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Syllabus for

Academic year
SSY251 - Applied control system design  
Tillämpad reglerdesign
 
Syllabus adopted 2021-02-19 by Head of Programme (or corresponding)
Owner: TIMEL
7,5 Credits
Grading: TH - Pass with distinction (5), Pass with credit (4), Pass (3), Fail
Education cycle: First-cycle
Main field of study: Automation and Mechatronics Engineering, Electrical Engineering
Department: 32 - ELECTRICAL ENGINEERING


Teaching language: English
Application code: 67116
Open for exchange students: Yes
Maximum participants: 70

Module   Credit distribution   Examination dates
Sp1 Sp2 Sp3 Sp4 Summer course No Sp
0120 Laboratory 1,5 c Grading: UG   1,5 c    
0220 Written and oral assignments 1,5 c Grading: UG   1,5 c    
0320 Examination 4,5 c Grading: TH   4,5 c   08 Jan 2022 am J   11 Apr 2022 am L,  26 Aug 2022 pm L

In programs

TIELL ELECTRICAL ENGINEERING - Common branch of study, Year 3 (compulsory elective)
TIMEL MECHATRONICS ENGINEERING, Year 3 (compulsory)

Examiner:

Changfu Zou

  Go to Course Homepage


Eligibility

General entry requirements for bachelor's level (first cycle)
Applicants enrolled in a programme at Chalmers where the course is included in the study programme are exempted from fulfilling the requirements above.

Specific entry requirements

The same as for the programme that owns the course.
Applicants enrolled in a programme at Chalmers where the course is included in the study programme are exempted from fulfilling the requirements above.

Course specific prerequisites

The course LEU236 Dynamical systems and control engineering, or equivalent knowledge.

Aim

The course aims at giving theoretical and practical knowledge in dynamic modelling, system identification, state estimation, and feedback controller design. Special focus is on state-space models and simulation as well as on components in computer-based control systems.

Learning outcomes (after completion of the course the student should be able to)

  • model linear and nonlinear processes, as state-space models and as transfer functions.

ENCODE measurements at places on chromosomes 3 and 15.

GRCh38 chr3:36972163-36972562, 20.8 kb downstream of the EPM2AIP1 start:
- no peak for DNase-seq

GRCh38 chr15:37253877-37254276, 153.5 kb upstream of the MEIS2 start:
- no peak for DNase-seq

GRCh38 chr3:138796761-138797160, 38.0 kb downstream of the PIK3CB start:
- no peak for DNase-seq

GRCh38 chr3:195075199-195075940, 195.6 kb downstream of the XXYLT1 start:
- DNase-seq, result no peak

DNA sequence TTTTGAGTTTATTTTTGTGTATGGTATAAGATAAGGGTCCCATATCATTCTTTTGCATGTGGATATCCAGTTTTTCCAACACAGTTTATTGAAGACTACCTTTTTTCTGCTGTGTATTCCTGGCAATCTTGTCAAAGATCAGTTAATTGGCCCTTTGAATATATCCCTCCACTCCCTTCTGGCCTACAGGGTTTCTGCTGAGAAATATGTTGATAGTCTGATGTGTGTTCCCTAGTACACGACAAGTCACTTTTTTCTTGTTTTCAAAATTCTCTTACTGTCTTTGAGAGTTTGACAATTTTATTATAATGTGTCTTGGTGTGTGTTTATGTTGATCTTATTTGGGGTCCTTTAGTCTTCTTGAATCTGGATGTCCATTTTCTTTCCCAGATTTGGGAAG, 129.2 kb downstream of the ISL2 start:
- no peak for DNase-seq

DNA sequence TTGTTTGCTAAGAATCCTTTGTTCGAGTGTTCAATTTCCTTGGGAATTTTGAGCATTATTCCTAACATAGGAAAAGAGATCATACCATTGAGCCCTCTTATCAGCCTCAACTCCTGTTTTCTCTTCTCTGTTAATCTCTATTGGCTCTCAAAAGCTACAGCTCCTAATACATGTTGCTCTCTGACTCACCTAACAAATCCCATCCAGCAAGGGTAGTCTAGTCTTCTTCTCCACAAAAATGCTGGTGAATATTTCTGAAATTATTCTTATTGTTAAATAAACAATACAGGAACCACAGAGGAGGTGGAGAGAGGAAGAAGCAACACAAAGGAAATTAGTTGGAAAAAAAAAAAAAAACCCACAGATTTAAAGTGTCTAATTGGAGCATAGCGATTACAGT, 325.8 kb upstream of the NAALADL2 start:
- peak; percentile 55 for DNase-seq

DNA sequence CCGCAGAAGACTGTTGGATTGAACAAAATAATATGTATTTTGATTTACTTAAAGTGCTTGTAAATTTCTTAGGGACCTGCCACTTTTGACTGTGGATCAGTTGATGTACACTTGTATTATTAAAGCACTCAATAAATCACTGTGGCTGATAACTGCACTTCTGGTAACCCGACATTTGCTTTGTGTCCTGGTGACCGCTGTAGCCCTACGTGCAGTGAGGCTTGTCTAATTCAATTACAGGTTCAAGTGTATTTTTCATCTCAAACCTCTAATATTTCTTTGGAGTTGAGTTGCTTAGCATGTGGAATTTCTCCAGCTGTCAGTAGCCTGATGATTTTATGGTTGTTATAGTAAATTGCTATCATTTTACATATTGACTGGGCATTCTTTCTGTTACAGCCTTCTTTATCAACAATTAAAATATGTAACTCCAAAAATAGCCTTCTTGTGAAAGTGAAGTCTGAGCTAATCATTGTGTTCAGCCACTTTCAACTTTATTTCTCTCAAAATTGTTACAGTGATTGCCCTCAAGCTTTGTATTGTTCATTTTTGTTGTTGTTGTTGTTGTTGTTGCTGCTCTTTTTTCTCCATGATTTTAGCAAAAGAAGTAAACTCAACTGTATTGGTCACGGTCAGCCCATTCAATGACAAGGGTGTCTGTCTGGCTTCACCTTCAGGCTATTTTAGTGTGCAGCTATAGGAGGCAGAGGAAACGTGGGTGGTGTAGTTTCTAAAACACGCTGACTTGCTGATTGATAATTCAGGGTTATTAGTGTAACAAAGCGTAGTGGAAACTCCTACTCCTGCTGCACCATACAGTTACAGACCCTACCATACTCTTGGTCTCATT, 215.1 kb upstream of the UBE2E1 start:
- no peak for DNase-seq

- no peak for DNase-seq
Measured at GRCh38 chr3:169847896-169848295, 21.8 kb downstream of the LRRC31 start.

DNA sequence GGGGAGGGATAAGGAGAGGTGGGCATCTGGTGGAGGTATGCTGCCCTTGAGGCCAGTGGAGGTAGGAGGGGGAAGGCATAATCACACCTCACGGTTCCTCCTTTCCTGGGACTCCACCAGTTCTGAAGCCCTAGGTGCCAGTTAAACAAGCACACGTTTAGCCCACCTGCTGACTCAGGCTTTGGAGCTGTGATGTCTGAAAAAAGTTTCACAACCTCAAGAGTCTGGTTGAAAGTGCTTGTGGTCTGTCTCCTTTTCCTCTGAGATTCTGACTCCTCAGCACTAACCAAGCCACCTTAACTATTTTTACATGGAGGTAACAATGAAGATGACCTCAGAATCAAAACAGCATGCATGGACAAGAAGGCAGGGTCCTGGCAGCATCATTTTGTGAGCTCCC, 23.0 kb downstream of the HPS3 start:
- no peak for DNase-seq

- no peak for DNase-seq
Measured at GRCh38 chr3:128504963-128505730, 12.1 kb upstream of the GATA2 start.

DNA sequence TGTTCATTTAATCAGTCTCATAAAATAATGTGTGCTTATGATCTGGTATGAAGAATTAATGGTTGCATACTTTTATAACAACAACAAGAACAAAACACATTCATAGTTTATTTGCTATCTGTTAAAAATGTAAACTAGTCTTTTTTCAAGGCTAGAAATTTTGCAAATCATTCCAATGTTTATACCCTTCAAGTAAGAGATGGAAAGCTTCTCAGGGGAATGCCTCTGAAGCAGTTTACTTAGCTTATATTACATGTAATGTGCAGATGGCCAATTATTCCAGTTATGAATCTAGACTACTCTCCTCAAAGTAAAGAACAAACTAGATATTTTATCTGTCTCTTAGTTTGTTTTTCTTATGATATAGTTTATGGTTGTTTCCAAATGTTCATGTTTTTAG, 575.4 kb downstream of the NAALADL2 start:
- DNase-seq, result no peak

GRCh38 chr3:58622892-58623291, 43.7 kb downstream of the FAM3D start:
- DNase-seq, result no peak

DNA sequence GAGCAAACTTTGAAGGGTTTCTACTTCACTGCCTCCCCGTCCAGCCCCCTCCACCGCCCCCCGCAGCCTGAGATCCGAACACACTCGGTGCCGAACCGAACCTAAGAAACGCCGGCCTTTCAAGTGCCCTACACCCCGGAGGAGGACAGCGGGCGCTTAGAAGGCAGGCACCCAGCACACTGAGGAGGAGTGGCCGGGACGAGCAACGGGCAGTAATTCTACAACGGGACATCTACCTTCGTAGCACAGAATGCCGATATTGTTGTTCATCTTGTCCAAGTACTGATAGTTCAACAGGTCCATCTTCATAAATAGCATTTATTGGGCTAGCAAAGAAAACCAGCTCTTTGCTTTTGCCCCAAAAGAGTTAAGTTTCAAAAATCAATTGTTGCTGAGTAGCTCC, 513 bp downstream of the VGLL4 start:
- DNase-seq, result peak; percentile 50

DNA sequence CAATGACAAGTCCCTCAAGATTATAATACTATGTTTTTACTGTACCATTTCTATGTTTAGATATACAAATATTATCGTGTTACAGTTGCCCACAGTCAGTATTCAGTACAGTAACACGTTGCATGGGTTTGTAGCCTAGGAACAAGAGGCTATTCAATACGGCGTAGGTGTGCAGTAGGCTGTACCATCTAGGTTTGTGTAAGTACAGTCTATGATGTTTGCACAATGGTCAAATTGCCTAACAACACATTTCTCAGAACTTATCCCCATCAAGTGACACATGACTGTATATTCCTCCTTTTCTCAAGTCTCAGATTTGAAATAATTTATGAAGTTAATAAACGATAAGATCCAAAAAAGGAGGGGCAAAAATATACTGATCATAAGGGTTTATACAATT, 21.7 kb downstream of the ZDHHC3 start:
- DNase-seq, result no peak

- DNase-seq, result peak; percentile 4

• analyze properties of linear systems, e.g., stability, controllability, reachability, and observability.
  • use common methods for system identification, e.g., least squares estimation and gradient algorithms, in combination with parametric modeling
  • observe state variables from noisy measurements using Luenberger observer and Kalman filter.
  • design output feedback (e.g., PID and cascade control) and state feedback controllers to achieve desired system performance.
  • use computer-based tools for simulation and design of dynamic feedback systems.
  • search effectively for information in books, journals and local databases. 
  • evaluate information with regards to relevance and quality.
  • use a process-oriented approach to writing, which includes giving and receiving constructive feedback. 
  • identify and analyse technical methods
  • use strategies to improve written proficiency in English 

Content

  • State-space models of common dynamic processes, model discretization and linearization.
  • Analysis, analytical solution, and numerical simulation of linear-time-invariant (LTI) systems.
  • Parametric optimization and parameter identification algorithms.
  • Model-based observer design to estimate state variables.
  • PID and cascade control.
  • State feedback and control system design using the pole placement method.
  • Some on multivariate control, feedforward, and linear quadratic regulator (LQR).
  • Computer exercises and labs in computer-based tools.
  • Written analysis of technical content.

Organisation

The education is given as lectures, exercises, computer laborations, laborations, and hand-in exercises. The hand-in exercises are solved in groups of two students per group.

Literature




[1] Feedback Systems: An Introduction for Scientists and Engineers. Karl Johan Åström and Richard M. Murray, Princeton University Press, 2008.
[2] Optimal State Estimation: Kalman, H1, and Nonlinear Approaches (Chapters 3 and 5). Dan Simon, John Wiley & Sons, 2006.



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[1] Feedback Systems: An Introduction for Scientists and Engineers. Karl Johan Åström and Richard M. Murray, Princeton University Press, 2008.
[2] Optimal State Estimation: Kalman, H1, and Nonlinear Approaches (Chapter 3 and 5). Dan Simon, John Wiley & Sons, 2006. 

Examination including compulsory elements

Approved laboratory work, project assignment, and written exam. Possibly additional assignments for bonus points. Final grades are given on a scale of 3-5 based on results from the written exam.

The course examiner may assess individual students in other ways than what is stated above if there are special reasons for doing so, for example if a student has a decision from Chalmers on educational support due to disability.


Page manager Published: Mon 28 Nov 2016.